[00:29:37] Christopher Rigsby: Yeah, that’s what I was going to mention was that we have a complex asset team that essentially, we received gifts of privately held business interests, real estate, we’ve done oil interests. So, we’ve received those types of gifts throughout the years and so, that’s something that we’re very comfortable with. And so, we’re always available to have those conversations to see if it makes sense of giving a piece of S Corp, C Corp ownership interest prior to a sell. So, that’s something that we do pretty frequently.
[00:30:13] Dean Barber: So, let’s just give an example here, I want our listeners to understand what we’re talking about here. If I have a piece of rental real estate and let’s say that that piece of rental real estate, say commercial real estate properties and generating a quarter of a million dollars a year in free cash flow. So, it’s rented, the rents are coming in, that quarter of a million dollars cash flow. That quarter of a million dollars cash flow is going to stay within the donor-advised fund and then, the donor, whoever gave the real estate can then choose which charities he wants that or she wants that cash flow to go to; otherwise, it’s going to sit in the account and can be managed in the way that we talked about at the very beginning of the podcast. Am I seeing that right?
[00:30:53] Christopher Rigsby: So, what essentially happens all with real estate and so, we have a real estate charitable foundation that reviews any possible donation. So, they want to make sure that it’s something that’s viable, that is something that would be sold most of the time. It is a property that someone, maybe, it’s a second home that they’re wanting to sell or essentially donate to the community foundation and have the proceeds in their donor-advised fund.
We have had some where it is income producing, but that would be something on kind of a case by case basis where our complex asset team would need to make sure the logistic is on that, but yeah, that’s kind of what happens, we do review those cases and just make sure that it’s a viable gift.
[00:31:38] Dean Barber: And you have all the experts on staff there that can help people that are wanting to look at different ways to and again, you’re going to do this, number one, because you’re charitable and number two, because you’d like to get some sort of a tax benefit from it, but you want to have control over what’s going on to some degree. And that’s really why you guys exist.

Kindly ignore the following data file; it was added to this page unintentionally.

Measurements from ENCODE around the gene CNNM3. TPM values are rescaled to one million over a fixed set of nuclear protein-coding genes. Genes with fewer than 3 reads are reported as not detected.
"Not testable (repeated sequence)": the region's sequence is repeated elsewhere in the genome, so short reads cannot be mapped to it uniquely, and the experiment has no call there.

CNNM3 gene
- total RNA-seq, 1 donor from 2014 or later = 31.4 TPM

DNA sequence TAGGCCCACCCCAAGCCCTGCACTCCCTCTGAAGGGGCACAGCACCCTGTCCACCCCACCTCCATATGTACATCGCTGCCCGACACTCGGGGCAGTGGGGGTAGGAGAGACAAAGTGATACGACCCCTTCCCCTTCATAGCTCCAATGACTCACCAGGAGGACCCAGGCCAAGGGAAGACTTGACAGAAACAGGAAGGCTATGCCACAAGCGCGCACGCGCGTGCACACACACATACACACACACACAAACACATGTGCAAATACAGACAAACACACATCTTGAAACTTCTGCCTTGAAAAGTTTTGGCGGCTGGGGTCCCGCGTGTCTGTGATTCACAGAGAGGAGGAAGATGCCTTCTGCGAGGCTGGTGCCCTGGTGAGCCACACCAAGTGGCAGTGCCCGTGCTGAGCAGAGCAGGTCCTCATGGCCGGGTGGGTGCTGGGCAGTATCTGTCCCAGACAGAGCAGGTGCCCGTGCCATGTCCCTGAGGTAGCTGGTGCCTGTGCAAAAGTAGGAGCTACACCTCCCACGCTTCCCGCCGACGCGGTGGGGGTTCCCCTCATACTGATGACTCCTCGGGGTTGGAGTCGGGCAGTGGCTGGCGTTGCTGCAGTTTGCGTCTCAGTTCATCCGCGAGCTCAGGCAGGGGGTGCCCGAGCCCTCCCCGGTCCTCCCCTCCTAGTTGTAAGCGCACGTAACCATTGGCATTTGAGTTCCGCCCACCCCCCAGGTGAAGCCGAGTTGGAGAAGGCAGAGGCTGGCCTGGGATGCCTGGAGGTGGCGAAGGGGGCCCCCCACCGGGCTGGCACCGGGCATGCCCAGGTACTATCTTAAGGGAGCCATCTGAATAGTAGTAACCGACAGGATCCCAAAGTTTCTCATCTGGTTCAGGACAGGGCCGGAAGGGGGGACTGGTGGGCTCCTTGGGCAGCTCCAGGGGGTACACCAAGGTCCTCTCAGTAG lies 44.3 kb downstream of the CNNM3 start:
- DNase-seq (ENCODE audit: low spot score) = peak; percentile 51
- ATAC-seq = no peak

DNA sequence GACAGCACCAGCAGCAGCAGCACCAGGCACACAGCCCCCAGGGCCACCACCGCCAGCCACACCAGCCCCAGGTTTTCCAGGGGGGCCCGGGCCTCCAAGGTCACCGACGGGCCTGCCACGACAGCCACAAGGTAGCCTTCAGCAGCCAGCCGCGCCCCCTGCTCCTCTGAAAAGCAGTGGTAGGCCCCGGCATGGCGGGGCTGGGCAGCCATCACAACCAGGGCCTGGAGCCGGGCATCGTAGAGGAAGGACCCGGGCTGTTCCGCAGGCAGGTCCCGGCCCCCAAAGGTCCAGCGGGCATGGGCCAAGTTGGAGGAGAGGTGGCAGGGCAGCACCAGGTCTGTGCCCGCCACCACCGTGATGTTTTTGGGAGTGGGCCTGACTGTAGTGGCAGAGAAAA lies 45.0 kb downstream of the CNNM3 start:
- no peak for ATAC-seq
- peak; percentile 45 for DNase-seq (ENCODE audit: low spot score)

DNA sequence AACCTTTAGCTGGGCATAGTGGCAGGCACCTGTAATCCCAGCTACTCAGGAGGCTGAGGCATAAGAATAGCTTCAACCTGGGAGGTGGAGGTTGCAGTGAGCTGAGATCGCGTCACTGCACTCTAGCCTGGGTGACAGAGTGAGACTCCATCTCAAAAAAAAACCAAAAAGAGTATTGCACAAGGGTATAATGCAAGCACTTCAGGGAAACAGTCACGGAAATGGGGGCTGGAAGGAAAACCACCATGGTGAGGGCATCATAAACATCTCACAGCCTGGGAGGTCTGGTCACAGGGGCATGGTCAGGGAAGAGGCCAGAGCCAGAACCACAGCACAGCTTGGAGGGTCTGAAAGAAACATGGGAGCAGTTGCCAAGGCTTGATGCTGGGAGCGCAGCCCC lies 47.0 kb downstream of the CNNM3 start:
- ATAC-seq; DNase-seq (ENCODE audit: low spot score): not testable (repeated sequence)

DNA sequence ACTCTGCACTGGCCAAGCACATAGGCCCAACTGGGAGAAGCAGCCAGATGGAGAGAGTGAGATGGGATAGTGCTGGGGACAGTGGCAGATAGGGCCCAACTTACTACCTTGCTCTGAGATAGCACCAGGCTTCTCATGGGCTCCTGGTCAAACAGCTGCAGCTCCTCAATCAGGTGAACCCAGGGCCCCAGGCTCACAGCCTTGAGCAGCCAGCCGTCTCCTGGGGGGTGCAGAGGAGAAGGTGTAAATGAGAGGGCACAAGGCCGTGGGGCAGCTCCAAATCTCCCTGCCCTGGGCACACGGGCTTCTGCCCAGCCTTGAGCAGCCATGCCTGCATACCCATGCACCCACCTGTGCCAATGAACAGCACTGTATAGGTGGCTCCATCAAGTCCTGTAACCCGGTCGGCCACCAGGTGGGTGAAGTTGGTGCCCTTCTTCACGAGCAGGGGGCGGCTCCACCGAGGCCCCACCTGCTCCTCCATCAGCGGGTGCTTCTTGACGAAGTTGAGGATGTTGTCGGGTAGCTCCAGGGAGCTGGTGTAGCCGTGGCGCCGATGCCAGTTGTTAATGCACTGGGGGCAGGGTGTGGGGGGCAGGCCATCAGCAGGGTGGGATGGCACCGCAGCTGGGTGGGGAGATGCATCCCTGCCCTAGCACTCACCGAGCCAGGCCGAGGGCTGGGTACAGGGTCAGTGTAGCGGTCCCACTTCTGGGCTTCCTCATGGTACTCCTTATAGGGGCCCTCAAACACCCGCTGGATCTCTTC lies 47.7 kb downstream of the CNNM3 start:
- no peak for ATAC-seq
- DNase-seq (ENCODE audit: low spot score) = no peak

[00:32:00] Christopher Rigsby: Yep, absolutely. And so, yeah, we have our own CPAs on staff, we have attorneys, corporate counselors on staff, but yeah, we’re there as a resource to the donors and their financial advisors to make sure that we’re bringing the correct charitable solution.
[00:32:19] Dean Barber: So, how long has the Greater Kansas City Community Foundation been in existence? I mean, to be the third largest community foundation in the United States, that says a lot, I mean, right here in the Midwest. And you and I live here, so we know that there’s a lot of great people in the Greater Kansas City area and a lot of very charitable people in the Greater Kansas City area. So, it doesn’t necessarily surprise me that it’s there, but how long have you guys been around?
[00:32:45] Christopher Rigsby: So, we were actually founded in 1978 and we have a neat story. So, seven families passed around the hat collecting $210 and some change with the thought being that charitable giving should be for everyone, not just the extremely wealthy. And we’ve grown to, I mentioned over 3.7 billion in assets, but a lot of that has been just being donor centric, making sure we’re doing what’s the donor’s intent and also streamlining it for the financial advisors, so make it easy for them to manage those charitable investment accounts.